Obituaries Related to "Carpenter" from New York Times Archive
The last living member of the Mercury 7 couples who helped define America’s early space program, she went on to become a writer and television host.
After his fascination with the Snurfer, a crude version of a snowboard created in the 1960s, he built the first successful snowboard company.
Mr. Carpenter was the second American to orbit the Earth, following John Glenn, now the only surviving member of America’s original space program.
Mr. Carpenter’s flight into space was in May 1962. Before the first mission to orbit the Earth, in February that same year, he famously told another astronaut, “Godspeed, John Glenn.”
Ralph Emerson Carpenter, 99, Who Helped Restore Historic Buildings in Newport, Dies.
Mr. Carpenter did groundbreaking work in anthropological filmmaking and ethnomusicology and, with his friend Marshall McLuhan, laid the foundations of modern media studies.
Mr. Carpenter was a BBC sportscaster who announced some of the biggest fights in boxing’s history, including the “Rumble in the Jungle” in 1974.
Ms. Carpenter spent much of her life working in Washington as a newspaper reporter, an aide to Lyndon B. Johnson and press secretary to Lady Bird Johnson.
Mr. Carpenter was a self-taught connoisseur of Colonial furniture and decorative art whose passion for Newport, R.I., spurred him to restore many of its most important 18th-century landmarks.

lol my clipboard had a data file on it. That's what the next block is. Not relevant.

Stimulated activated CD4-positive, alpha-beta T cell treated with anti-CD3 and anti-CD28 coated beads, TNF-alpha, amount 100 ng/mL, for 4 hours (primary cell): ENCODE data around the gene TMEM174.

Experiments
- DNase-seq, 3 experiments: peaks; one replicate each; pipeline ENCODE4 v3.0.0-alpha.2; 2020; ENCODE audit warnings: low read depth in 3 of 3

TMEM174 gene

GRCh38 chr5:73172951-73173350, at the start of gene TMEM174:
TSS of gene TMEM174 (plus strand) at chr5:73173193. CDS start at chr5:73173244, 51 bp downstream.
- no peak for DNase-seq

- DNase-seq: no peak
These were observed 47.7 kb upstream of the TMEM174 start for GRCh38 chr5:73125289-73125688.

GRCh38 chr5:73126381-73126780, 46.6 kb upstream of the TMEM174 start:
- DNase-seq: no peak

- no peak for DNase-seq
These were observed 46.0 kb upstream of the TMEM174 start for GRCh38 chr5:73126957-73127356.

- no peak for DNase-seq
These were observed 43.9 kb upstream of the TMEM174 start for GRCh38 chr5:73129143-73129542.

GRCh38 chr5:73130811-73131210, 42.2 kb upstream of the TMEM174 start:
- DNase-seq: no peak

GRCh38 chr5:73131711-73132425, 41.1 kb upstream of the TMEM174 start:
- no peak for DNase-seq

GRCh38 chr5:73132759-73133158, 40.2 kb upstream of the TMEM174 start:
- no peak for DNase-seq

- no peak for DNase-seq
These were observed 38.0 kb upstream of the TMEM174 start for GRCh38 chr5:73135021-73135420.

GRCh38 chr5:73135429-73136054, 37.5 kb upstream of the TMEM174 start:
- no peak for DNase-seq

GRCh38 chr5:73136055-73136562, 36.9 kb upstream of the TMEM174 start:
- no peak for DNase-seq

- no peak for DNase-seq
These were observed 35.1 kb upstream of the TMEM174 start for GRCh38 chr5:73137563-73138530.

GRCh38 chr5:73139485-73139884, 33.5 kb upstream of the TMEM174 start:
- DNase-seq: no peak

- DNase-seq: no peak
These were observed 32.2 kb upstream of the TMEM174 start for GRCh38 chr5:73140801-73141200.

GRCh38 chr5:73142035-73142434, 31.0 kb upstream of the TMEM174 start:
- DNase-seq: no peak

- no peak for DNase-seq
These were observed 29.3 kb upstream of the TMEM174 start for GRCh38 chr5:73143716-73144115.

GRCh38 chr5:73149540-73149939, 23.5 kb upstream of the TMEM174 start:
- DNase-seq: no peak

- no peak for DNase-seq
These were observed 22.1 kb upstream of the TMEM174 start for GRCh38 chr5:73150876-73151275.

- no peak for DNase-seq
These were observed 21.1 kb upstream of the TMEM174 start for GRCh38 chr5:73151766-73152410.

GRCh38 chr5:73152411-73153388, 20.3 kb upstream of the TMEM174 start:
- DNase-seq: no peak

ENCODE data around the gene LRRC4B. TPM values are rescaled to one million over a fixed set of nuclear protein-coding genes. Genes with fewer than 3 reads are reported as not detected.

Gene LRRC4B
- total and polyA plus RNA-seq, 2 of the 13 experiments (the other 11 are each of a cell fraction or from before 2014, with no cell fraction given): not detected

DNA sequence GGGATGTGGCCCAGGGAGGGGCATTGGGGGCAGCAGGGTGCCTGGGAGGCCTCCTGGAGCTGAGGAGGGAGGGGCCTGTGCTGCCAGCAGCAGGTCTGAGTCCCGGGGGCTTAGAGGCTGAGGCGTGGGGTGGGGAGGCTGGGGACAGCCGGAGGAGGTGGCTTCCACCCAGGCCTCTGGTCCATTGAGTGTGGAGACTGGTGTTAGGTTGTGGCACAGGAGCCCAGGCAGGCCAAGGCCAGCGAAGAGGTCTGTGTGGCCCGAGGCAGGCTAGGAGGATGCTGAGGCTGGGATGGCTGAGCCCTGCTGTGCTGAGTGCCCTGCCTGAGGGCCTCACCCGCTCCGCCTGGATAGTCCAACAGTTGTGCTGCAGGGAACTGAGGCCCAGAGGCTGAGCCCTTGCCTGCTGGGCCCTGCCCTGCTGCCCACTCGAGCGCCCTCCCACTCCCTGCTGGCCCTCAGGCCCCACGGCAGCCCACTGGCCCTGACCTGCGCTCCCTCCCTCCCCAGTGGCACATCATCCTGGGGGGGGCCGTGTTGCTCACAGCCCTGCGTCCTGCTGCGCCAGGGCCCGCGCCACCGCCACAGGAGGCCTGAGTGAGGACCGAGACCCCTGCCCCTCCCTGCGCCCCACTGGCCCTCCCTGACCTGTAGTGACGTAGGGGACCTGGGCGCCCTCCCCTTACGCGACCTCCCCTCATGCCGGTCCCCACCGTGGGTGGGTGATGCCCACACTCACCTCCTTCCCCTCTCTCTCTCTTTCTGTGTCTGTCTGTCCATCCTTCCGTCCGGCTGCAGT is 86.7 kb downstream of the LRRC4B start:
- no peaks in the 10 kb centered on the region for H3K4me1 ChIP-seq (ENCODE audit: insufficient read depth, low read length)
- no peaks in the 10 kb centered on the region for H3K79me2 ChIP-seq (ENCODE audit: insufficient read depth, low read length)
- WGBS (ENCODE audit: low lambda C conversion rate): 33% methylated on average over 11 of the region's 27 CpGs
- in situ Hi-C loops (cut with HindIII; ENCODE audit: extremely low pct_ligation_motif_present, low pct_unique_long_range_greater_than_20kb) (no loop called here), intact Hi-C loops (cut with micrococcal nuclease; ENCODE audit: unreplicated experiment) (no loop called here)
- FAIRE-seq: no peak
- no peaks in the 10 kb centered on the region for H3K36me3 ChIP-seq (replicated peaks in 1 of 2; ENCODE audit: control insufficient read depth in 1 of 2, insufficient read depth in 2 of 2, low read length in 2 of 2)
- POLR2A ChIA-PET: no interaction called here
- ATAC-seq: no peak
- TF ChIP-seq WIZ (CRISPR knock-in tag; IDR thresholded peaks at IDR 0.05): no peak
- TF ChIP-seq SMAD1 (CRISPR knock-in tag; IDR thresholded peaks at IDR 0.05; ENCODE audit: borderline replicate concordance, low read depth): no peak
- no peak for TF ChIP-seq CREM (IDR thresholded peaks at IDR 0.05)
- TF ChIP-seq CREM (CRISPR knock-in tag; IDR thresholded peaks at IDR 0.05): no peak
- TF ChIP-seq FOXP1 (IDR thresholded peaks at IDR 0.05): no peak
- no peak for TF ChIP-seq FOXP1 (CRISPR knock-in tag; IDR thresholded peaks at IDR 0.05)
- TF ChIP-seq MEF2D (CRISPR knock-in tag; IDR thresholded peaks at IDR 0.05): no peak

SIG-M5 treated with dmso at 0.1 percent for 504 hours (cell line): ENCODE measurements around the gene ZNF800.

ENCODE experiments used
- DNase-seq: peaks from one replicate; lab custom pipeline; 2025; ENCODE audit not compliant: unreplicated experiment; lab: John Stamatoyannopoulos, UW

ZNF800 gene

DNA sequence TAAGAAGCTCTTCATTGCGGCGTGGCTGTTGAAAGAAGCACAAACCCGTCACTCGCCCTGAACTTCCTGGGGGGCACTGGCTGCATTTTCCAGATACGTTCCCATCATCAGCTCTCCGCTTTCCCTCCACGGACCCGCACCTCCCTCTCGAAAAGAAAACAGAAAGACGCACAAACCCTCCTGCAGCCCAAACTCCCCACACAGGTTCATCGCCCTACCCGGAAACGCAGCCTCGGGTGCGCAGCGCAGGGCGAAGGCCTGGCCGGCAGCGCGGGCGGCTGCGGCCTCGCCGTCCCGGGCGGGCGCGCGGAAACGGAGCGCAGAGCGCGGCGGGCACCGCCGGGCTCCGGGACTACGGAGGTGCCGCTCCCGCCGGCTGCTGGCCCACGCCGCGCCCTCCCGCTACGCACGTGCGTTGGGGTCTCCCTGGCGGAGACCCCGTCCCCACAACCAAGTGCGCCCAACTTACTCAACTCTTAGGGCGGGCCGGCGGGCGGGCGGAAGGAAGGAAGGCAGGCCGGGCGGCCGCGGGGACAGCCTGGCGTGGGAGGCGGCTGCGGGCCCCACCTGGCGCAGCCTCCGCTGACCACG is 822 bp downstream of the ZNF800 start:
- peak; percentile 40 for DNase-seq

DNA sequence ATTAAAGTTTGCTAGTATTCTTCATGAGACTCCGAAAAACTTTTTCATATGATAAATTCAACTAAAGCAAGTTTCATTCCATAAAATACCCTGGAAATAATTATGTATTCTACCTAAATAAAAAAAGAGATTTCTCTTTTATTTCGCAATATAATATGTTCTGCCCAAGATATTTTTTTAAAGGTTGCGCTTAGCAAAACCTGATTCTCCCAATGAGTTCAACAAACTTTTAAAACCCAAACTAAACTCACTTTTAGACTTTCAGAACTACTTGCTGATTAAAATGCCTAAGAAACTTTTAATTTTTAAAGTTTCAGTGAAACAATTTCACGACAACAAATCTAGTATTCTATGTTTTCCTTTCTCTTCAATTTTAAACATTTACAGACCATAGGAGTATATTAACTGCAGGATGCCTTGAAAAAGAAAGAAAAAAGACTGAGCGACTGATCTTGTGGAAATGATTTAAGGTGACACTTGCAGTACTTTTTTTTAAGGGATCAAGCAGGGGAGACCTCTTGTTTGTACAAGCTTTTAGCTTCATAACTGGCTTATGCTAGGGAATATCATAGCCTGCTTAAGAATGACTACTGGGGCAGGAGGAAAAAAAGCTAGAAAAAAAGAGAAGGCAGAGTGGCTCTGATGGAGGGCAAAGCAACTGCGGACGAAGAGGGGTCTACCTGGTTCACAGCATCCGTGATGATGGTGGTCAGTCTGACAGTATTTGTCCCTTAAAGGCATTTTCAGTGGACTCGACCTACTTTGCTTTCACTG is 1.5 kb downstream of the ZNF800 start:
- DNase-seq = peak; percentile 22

CARPENTER--Francis Newton, Delray Beach, FL and Greenwich, CT on November 27, 2006. Educated at Collegiate School in New York City, attended Williams College and Bachelor's degree from the University of Virginia. Captain in the second infantry division during WWII, President of Shulton International and chairman and chief executive officer of Westley Associates, former governor of the Apawamis Club in Rye, New York. Survived by wife, Barbara Hayward Carpenter, two daughters: Mrs. Patricia Carpen ...
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A defector to the U.S., he was admired for his prowess in the Russian repertory, but his individualistic approach “was not for everyone — or for all repertoire.”
He shared the 1975 Nobel Prize in Physics for discoveries of forces that can distort the shape of an atomic nucleus, with implications for human-made nuclear fission.
He was the first living Black Marine to be awarded America’s highest military decoration — 50 years after he demonstrated valor in Vietnam.